The remarkable story of Men At Work starts with Scottish born singer Colin Hay (above), born in 1953, whose parents James and Isabela ran a music shop in Glasgow, and gave young Colin the run of all the instruments there. In 1967 the family migrated to Australia, Colin was 14, he acquired a15-watt amplifier, and started amateur gigging, in 1978 he met Ron Strykert, a fellow art student at La Trobe University (Vic).
Hay (vocals, guitar, above left) and Strykert (lead guitar, vocals, above right) performed as an acoustic duo in 1978-79, and in the stage musical Riff Raff in Sydney in 1978.
Upon relocating back to Melbourne, the band began to grow out of jam sessions at the Grace Darling Hotel in Fitzroy (Melb), and gradually the classic MAW lineup emerged -Hay, Strykert, Jerry Speiser (drums), John Rees (bass) and Greg Ham (flute, sax, keyboards)- and they soon established a solid reputation around Melbourne’s inner suburban pubs. Left to right – Ham, Rees, Hay, Speiser, and Strykert.
At this time the band did not really take themselves too seriously, and projected a slightly parodic, anarchic sense of humor in their original compositions, and a quirkiness that set them apart at their live performances. They landed a long-term residency at the Cricketers Arms Hotel, Richmond (below), not far from the MCG, and Men At Work soon became known as the best unsigned band in the country, until they inked a deal with Columbia Records in 1981.
In March of that year they headed into the Richmond Recorders studio (Melb) with American producer Peter McIan, below (Franne Gold, Serious Young Insects), to cut Who Can It Be., which would be the first single to emerge from the sessions that would ultimately produce their debut blockbuster album Business As Usual.
In 1979 lead vocalist Colin Hay wrote the music for Who Can It Be Now in a tree house that he and his girlfriend shared in Bermagul (NSW), and he would complete the lyrics in 1981, after he had relocated to an apartment building in St Kilda (Melb). Here he lived next to drug dealers, and people would often confuse Hay’s apartment for the dealers. The number of people that would knock on his door unnerved him to the point where he was scared to open his door, regardless of who was there. The opening lyrics to the song capture this scenario perfectly “Who can it be knocking at my door ?/Go ‘way, don’t come ’round here no more/Can’t you see that it’s late at night?/I’m very tired and I’m not feeling right/All I wish is to be alone/Stay away, don’t you invade my home/Best off if you hang outside/Don’t come in, I’ll only run and hide.” At the time, Hay was also anxious about his music career, which had yet to take off, and in a 2015 interview, Hay explained: “I was trying to get out of the situation I was in, which is that I didn’t really have any money…It seemed at that particular time everyone who knocked on my door wanted something from me that I either didn’t have or didn’t want to give them. That could be money, or it could simply be time that I didn’t want to give them.”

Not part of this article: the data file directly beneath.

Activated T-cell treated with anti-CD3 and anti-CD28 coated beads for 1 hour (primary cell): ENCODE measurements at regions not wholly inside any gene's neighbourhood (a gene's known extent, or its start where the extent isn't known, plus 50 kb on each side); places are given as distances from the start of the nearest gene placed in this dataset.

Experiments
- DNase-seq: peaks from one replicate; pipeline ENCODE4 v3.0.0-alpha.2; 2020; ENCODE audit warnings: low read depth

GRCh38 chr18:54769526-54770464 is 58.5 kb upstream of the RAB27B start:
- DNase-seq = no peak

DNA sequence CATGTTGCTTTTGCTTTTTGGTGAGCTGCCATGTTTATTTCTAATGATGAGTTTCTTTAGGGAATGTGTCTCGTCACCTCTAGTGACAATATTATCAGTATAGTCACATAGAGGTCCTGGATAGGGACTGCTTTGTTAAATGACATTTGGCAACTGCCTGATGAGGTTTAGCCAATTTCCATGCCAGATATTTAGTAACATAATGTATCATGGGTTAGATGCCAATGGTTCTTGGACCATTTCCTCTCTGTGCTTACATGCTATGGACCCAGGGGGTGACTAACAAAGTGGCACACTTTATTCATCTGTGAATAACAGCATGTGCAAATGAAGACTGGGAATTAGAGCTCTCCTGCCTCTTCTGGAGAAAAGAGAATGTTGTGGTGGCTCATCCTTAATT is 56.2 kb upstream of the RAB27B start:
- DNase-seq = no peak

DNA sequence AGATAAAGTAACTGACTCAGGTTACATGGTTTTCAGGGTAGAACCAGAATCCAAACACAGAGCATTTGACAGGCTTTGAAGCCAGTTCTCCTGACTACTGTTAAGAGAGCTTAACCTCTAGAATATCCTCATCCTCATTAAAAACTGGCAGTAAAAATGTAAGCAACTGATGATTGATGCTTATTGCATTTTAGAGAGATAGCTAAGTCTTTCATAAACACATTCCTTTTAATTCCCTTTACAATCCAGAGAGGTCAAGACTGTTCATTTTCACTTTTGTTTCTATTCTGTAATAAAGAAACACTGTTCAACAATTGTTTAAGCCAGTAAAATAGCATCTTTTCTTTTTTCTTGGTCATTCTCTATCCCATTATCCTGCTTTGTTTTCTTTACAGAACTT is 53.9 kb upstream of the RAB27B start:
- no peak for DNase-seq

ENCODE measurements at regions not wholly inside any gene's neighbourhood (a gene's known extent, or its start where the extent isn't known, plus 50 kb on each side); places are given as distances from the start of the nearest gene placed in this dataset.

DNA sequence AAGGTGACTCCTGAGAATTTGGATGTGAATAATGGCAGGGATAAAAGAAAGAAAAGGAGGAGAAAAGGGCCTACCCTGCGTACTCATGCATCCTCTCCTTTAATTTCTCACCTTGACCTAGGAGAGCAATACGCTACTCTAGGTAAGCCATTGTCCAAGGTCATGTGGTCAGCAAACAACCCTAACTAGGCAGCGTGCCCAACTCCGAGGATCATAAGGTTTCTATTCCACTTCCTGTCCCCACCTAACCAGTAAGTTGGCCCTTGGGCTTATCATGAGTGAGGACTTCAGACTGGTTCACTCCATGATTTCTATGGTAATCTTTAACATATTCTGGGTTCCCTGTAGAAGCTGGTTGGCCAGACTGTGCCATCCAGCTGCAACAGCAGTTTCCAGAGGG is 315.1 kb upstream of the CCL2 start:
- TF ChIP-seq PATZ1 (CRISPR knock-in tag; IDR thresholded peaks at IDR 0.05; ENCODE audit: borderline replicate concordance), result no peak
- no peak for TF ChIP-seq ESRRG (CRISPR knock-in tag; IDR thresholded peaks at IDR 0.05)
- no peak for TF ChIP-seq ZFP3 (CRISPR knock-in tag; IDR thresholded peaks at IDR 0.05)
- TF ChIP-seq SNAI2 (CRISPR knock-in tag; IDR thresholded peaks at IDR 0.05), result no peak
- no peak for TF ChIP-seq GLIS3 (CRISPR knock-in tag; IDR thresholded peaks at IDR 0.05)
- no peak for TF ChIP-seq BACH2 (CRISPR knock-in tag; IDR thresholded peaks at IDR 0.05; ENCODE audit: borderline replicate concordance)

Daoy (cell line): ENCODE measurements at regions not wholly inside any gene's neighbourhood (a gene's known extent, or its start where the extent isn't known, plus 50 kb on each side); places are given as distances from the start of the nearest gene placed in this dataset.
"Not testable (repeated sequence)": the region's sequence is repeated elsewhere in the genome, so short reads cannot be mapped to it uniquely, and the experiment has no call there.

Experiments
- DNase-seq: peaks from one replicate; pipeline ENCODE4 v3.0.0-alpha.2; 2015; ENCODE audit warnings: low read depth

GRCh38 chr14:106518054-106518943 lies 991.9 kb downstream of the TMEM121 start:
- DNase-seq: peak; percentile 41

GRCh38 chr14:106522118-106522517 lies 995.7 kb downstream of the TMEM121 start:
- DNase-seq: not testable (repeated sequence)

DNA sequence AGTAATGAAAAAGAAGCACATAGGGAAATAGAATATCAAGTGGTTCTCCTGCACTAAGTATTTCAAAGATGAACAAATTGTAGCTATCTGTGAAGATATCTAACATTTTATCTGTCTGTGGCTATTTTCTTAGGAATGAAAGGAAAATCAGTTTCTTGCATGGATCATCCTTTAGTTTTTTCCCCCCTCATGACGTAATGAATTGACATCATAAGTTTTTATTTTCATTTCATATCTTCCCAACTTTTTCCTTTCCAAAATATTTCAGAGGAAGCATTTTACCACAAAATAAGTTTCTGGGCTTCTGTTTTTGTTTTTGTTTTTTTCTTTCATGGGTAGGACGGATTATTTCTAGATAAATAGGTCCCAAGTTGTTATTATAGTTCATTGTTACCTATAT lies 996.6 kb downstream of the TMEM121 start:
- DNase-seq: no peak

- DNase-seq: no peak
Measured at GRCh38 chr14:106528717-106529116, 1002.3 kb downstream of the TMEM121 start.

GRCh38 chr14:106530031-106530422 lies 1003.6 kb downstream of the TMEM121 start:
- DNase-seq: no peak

Who Can It Be was an impressive debut single, the call and response between the vocals and Ham’s storming saxophone during the chorus were bang on the money, and the lyrical narrative of seclusion and paranoia, which merged satire with ironic humour, was offbeat and engaging “I’ve done no harm, I keep to myself/ There’s nothing wrong with my state of mental health/I like it here with my childhood friend/Here they come, those feelings again!
Released as a single in Australia in April 1981 it hit the local charts and peaked at #2 but the US office of Columbia remained unimpressed with MAW’s new wave pop, and didn’t believe it would succeed Stateside, in fact MAW would make their initial international break through to audiences in the western provinces of Canada, while opening for Fleetwood Mac on a North American tour. By November ’81 the second single off the album, Downunder, had rocketed to the top of the Australian charts and Columbia were forced to review their original opinion about Men At Work. Six months after Who Can It Be had been a hit in Australia, Columbia rather belatedly released it onto the US market, where it climbed to #1 in October ’82, and top twenty in Canada, South Africa, Israel, and Ireland, notching up global sales in excess of one million. At the 1981 ARIA Awards ceremony Who Can It Be scored the Best Debut Single and Best New Talent Awards, the laconic bar band from Melbourne, who enjoyed deflating the obsession of those preoccupied with vacuous ideals of celebrity and fame, were about to be confronted with those very same demons, and they would be consumed by them.